Anyone in New York who could pronounce the name of Thai filmmaker Apichatpong Weerasethakul, plus several men and women who couldn’t, gathered at Monkey Bar Monday night for a dinner honoring the director, whose award-winning “Uncle Boonmee Who Can Recall His Past Lives” recently screened as part of the New York Film Festival.
The movie, which won the Palme d’Or in Cannes, is a trippy story about spiritualism and reincarnation told through characters such as a deceased son who comes back as a “ghost-monkey” and a princess who is seduced by a catfish. But according to Weerasethakul, (who also goes by “Joe” as a courtesy) the audience of social and art types had no trouble understanding the film. He called their questions during the Q&A session “very intelligent,” if not puzzling. “[Someone] asked about the relationship of my film and quantum physics,” Weerasethakul said. “So, okay, let me get back to you in a few years. But this kind of question, it opened my way of thinking also about my film.”
The evening was hosted by longtime Weerasethakul fans Francesco Vezzoli, artist Rirkrit Tiravanija, Black Frame’s Brian Phillips, designer-slash-lawyer Chomwan Weeraworawit and Tilda Swinton and Marc Jacobs (neither of whom attended). But most people in the room, including David Byrne and Greta Gerwig, were first introduced to Weerasethakul’s work with his 2004 psychological drama “Tropical Malady.”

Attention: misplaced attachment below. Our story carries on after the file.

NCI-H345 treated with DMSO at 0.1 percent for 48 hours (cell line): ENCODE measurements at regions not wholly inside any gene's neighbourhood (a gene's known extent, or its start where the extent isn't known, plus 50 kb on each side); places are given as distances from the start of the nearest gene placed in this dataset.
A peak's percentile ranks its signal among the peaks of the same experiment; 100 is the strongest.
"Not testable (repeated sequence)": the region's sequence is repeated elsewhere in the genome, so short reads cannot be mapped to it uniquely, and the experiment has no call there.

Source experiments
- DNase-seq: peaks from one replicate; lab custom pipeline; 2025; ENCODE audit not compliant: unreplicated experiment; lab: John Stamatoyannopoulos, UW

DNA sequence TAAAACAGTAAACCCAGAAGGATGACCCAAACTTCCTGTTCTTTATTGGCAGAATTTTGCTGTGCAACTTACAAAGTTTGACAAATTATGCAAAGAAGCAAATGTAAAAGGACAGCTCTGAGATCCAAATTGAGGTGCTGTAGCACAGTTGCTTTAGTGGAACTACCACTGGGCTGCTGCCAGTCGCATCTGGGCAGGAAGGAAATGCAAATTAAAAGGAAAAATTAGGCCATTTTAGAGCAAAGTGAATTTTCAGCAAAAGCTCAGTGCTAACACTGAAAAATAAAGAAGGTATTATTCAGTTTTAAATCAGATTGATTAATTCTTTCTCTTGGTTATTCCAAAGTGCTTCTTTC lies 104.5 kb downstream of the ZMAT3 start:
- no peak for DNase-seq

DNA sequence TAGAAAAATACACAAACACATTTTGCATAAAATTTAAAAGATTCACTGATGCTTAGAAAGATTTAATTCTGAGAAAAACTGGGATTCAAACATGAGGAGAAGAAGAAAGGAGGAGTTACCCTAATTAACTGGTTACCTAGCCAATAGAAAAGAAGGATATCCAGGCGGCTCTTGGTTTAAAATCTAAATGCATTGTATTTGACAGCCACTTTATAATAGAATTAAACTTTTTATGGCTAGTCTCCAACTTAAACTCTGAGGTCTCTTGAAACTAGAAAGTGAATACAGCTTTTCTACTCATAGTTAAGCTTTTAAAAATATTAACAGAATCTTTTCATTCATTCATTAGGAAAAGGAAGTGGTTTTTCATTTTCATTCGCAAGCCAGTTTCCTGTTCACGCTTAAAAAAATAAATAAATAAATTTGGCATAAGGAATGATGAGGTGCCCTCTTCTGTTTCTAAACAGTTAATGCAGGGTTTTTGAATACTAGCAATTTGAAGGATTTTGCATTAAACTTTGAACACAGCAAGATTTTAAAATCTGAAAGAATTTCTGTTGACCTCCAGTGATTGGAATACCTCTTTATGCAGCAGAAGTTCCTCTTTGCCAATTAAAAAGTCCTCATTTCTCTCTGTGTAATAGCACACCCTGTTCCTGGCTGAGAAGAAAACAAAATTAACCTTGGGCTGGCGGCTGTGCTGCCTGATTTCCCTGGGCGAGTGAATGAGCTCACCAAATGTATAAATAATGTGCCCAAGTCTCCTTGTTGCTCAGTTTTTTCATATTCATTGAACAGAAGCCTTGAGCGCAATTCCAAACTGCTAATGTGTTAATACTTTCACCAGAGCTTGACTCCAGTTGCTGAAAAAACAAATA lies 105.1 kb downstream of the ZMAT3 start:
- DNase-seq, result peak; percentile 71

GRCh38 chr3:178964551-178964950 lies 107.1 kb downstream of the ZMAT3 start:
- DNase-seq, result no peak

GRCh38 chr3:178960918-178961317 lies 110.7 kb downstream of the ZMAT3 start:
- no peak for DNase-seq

“I find his films kind of hypnotic and very emotional,” Gerwig said. “I think I enjoy how much kind of don’t understand about it, it’s exciting for something to be so oblique and hard to access they’re like a film version of poetry or something.”
Weerasethakul admitted the turnout was a little intimidating. “My movie is about jungle, it’s about nature,” he said. “And for me this is another kind of jungle and I really need to get used to this jungle.”